First Responders……They Just May Need You to Teach Them…….But Don’t Wait!!!!!

AmbulanceIn some communities, they volunteer.  In some communities, they are a paid team.  In either case and in most cases, the fire department and ambulance service in your area are usually very well-trained to handle any emergency that comes along.

These brave souls come out in all different hours of the day and night and are known for running toward the very things that scare us and make us run away.  They are brave.  They are incredible people for doing this kind of thing.

Two of my three children were/are first responders.  I’m in awe of what they do and I have come to know and love many of their colleagues/friends-in-arms.  And what does that have to do with diabetes?

On the surface? Nothing.  But I want to suggest something to you that might take a little bit of time but be worth every second.  Each one of these departments have a Chief.  They are always looking for good and different means of training for their responders.  Don’t be afraid to reach out and ask them if you can come in with your child and give a lecture on what happens in the case dealing with diabetes.  It could be training for something they may not be so inclined to receive.

Even if dealing with a fire company, extractions out of a car may show someone wearing an insulin pump or a cgm device; anyone can learn from this, not just ambulance staff.  Offer to come in and have a quick lesson on what this ‘diabetes thing’ is all about and bring your child so they can ‘see the face of diabetes’.

We always talk about ways of educating, give this a try and let us know what happens.  First response is something that by time you need it, it’s too late to train anyone what it is about.  You might need to send a letter first to the Chief, but it’s surely worth a try.  Be warm and inviting and you can provide a valuable service not just for your child but for others in your fire/rescue district as well.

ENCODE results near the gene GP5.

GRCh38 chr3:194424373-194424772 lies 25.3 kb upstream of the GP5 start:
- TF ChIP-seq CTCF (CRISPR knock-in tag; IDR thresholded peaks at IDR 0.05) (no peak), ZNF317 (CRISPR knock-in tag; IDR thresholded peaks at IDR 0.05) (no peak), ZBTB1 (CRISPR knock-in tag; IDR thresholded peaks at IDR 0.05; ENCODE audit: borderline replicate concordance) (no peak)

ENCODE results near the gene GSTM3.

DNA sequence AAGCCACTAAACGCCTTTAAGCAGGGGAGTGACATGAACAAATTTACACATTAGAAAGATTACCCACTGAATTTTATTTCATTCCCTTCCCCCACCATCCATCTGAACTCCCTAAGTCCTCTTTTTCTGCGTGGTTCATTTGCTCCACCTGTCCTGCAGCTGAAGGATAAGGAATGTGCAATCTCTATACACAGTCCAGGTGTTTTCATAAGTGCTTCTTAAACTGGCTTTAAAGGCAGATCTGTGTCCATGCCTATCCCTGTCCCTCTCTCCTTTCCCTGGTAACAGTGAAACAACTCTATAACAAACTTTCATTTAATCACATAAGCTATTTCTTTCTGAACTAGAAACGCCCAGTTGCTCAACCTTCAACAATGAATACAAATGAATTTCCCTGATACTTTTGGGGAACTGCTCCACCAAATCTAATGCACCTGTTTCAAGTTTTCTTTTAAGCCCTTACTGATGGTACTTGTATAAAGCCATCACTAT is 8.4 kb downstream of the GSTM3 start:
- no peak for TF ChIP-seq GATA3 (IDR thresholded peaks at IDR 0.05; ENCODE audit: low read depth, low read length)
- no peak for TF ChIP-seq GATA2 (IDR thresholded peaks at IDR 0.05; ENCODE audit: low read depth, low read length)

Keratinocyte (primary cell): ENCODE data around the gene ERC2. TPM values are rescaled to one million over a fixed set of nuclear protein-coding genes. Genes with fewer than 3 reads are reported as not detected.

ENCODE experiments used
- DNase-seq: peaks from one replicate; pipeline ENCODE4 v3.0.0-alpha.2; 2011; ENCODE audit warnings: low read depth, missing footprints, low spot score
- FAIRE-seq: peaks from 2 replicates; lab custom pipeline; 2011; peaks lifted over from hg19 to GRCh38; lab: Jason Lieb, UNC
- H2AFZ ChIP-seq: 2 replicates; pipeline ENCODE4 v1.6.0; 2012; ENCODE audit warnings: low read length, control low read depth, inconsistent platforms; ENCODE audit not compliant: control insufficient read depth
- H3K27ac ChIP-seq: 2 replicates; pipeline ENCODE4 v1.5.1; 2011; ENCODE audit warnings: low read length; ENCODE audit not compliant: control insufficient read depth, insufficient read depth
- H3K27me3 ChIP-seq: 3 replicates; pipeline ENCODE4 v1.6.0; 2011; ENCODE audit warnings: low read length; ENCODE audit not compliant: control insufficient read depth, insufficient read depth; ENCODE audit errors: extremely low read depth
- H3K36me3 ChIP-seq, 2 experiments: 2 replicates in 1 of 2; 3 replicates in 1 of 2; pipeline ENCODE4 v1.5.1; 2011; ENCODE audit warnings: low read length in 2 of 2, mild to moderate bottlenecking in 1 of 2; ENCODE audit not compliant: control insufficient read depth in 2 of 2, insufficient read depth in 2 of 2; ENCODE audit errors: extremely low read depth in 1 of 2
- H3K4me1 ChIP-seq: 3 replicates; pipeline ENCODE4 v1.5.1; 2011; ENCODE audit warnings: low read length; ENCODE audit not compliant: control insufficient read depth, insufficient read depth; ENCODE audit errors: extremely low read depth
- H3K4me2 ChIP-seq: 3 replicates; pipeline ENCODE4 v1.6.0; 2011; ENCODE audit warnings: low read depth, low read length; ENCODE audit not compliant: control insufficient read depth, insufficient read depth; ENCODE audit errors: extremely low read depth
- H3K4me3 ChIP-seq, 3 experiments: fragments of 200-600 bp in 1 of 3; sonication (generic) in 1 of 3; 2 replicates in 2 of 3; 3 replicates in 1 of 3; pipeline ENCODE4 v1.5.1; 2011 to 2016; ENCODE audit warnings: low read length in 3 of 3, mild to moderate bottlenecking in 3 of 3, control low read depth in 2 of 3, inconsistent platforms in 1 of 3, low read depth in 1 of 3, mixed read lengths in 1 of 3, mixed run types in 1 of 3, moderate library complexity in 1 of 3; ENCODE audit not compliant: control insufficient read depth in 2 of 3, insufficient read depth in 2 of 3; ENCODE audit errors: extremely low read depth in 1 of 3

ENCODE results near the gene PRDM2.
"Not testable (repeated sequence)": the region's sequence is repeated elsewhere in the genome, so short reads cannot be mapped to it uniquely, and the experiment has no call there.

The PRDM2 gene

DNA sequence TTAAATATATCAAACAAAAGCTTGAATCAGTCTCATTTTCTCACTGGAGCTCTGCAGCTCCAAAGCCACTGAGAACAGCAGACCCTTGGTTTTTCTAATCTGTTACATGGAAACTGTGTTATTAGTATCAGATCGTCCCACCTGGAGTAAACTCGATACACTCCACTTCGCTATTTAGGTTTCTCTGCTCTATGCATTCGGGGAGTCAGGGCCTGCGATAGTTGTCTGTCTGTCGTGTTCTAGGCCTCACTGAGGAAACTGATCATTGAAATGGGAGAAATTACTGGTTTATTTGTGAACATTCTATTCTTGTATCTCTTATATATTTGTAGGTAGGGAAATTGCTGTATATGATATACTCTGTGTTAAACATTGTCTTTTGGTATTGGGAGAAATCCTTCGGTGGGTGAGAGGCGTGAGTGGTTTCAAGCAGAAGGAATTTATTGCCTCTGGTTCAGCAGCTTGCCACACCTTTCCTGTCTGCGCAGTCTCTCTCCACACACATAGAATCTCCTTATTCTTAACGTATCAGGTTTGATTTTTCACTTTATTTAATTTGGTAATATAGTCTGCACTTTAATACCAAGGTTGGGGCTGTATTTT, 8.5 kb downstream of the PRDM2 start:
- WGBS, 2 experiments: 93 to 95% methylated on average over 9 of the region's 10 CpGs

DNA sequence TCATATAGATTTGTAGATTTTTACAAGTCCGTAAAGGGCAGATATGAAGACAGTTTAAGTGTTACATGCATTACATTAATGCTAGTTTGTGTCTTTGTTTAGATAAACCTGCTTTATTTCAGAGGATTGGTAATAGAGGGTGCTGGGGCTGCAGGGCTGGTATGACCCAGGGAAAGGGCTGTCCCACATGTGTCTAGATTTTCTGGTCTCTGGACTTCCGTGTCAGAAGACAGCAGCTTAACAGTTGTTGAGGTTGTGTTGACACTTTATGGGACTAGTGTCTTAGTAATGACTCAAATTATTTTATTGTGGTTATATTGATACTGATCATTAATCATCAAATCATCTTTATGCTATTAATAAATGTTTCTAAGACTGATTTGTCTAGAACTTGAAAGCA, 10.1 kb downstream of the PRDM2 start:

When that bell rings, first responders are in automatic mode, give them the tools of knowledge to know what to do when they come across someone with diabetes.  Oh yeah, you just might save someone’s life as well.
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My Sunday dHero…..artistic license please…..Heroes in a Hurricane

 The winds are beginning to pick up out side.  The rain will start shortly.

It is  clear that the picture I provided today is one from long ago.  It is how we remember our kids no matter how old they are ( I tell everyone it is Jill’s first husband).   I was much younger too.

But with one of the worst storms in recent memory making its way up the coast for a direct slam into Long Island….during the height of the danger….during the height of uncertainty…I know where these two babies will be. 

They are much older now—T.J. is 25; a no-nonsense kind of man who is strong when he needs to be and gentle when the time is right.  He is in our neighborhood  fire department and he has eaten smoke; he has even saved a cat from a tree.

Kaitlyn is 22 and on our volunteer ambulance company serving our community as an EMT.  Her knowledge runs deep and her service is exhausting to witness.

Hurricane Sandy surges and my two oldest will be in harm’s way.  They will do it willingly, they will do it until they are not needed.  People will be running FROM impacted areas; Kaitlyn and TJ will be running TOWARD them.  Kaitlyn will be doing it the whole time managing her diabetes.  She understands the ramifications of anything but good control at these crucial times…..she does not waver.

They will be with others who also are laying it all on the line for others….all are heroes.

So my Sunday dHero this weekend, if it is okay with all of you, are my two oldest children T.J. and Kaitlyn——God keep them safe over the next few days.  I love them to no end.  They are not only my Sunday dHeroes—-they are my heroes everyday for doing what so many cannot.  If they fear, they show it not–this is about helping others.  Godspeed my children and bless you, and those like you, for caring so much during Hurricane Sandy’s wrath.

I am a diabetesdad